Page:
Science Fair Project Encyclopedia
The War Hawks were mostly young men who had been imbued with the ideals of the American Revolution as youths, and were primarily from southern and western states (the American West then being Kentucky and Tennessee as well as Ohio and the territories in the Old Northwest which did not yet have votes in Congress). The leader of the War Hawks was Speaker of the House Henry Clay of Kentucky; John C. Calhoun of South Carolina was another notable War Hawk. Both of these men would become giants on the American political landscape for decades. Other War Hawks included Peter B. Porter of New York, Langdon Cheves and William Lowndes of South Carolina, Felix Grundy of Tennessee, and Richard M. Johnson of Kentucky.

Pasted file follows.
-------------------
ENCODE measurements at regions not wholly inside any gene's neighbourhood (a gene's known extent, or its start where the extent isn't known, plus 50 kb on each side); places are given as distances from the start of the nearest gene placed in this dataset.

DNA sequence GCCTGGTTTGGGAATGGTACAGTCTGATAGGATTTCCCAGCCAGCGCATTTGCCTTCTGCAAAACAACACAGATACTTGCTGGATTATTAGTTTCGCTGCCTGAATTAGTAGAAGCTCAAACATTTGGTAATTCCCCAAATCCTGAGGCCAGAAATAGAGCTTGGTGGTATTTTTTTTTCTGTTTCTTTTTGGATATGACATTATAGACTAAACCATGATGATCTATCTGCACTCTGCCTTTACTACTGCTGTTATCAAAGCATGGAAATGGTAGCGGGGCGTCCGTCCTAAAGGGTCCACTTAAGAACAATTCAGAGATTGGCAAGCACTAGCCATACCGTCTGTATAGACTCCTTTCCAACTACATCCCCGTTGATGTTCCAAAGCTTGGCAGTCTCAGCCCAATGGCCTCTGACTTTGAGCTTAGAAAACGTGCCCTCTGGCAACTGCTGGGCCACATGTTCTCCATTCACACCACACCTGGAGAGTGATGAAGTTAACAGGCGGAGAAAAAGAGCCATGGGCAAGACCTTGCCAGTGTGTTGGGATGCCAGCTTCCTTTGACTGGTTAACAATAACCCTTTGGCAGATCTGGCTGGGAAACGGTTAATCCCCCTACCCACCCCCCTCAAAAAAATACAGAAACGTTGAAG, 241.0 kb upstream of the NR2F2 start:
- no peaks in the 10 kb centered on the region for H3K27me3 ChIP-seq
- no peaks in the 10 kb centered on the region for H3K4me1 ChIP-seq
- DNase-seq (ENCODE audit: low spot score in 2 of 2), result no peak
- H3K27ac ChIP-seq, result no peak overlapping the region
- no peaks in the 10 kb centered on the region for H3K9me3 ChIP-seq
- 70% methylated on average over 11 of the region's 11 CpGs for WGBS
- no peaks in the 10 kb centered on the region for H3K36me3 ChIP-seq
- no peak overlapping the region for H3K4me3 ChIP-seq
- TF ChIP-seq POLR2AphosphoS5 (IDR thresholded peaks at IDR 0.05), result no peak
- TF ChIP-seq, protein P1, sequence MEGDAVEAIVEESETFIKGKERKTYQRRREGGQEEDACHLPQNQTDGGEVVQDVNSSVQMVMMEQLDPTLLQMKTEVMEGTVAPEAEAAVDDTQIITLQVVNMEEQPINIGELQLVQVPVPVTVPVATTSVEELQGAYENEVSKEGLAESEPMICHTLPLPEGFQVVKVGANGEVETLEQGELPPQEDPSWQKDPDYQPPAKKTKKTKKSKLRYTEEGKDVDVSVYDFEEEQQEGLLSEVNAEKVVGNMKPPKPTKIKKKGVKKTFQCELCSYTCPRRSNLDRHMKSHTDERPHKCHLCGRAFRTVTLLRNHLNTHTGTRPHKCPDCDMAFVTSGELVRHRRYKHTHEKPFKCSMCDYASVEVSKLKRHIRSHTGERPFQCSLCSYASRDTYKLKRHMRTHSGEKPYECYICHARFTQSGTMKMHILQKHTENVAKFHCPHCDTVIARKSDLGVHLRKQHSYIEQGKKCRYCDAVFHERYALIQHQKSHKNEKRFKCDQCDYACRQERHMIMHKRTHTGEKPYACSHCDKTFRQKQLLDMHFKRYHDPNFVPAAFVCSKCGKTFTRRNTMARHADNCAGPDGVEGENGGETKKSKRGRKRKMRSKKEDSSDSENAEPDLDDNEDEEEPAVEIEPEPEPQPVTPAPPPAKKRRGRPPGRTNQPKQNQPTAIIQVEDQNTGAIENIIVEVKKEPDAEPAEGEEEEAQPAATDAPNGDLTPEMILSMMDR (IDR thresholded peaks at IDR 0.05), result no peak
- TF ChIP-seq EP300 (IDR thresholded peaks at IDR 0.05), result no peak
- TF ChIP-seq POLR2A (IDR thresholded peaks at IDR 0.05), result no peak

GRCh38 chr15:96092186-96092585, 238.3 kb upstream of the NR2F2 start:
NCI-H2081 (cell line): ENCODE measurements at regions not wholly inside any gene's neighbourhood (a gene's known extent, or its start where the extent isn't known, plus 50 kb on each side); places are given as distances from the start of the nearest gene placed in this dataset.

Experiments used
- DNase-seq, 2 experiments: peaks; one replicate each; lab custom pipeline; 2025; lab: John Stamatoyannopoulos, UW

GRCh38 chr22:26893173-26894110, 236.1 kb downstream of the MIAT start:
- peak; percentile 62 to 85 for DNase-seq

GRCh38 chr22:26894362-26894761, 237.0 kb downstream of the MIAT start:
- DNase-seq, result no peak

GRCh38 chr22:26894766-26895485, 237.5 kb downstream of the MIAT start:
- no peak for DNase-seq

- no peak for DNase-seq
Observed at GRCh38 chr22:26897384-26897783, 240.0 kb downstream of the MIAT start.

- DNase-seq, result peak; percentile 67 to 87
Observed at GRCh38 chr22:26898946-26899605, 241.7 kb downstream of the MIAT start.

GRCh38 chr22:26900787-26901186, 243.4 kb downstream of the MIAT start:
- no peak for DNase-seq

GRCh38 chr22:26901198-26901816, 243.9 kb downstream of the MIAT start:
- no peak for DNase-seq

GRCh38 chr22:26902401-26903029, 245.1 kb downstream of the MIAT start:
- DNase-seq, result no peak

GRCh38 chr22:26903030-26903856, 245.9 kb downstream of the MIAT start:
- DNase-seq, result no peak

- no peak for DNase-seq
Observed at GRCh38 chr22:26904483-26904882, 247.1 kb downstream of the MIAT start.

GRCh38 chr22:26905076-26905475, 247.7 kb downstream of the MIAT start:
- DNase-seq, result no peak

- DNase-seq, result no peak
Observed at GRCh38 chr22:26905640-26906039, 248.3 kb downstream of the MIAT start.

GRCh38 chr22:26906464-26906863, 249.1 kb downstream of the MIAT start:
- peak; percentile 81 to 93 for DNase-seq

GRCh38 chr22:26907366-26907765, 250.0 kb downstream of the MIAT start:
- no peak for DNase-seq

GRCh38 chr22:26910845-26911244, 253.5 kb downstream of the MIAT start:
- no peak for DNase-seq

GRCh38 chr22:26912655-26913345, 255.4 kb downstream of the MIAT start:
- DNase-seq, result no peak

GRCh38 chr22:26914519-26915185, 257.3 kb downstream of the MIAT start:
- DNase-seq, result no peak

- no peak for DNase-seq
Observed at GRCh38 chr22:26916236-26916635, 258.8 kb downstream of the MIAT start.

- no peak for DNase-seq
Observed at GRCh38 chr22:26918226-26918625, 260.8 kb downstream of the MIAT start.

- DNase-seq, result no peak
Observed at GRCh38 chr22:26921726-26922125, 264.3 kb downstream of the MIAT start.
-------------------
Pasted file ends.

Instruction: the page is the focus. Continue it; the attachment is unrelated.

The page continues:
The War Hawks advocated going to war against Great Britain for a variety of reasons, mostly related to the interference of the Royal Navy in American shipping, which the War Hawks believed hurt the American economy and injured American prestige. War Hawks from the western states also believed that the British were instigating Native Americans on the frontier to attack American settlements, and so the War Hawks called for an invasion of British Canada to end this threat. They were labeled "War Hawks" by fellow House member John Randolph of Virginia, a political opponent.
The term War Hawk (or warhawk, or simply hawk) has often been used since the War of 1812 to describe people with hawkish positions on warfare.
- Horsman, Reginald. The Causes of the War of 1812. New York: A.S. Barnes, 1962.
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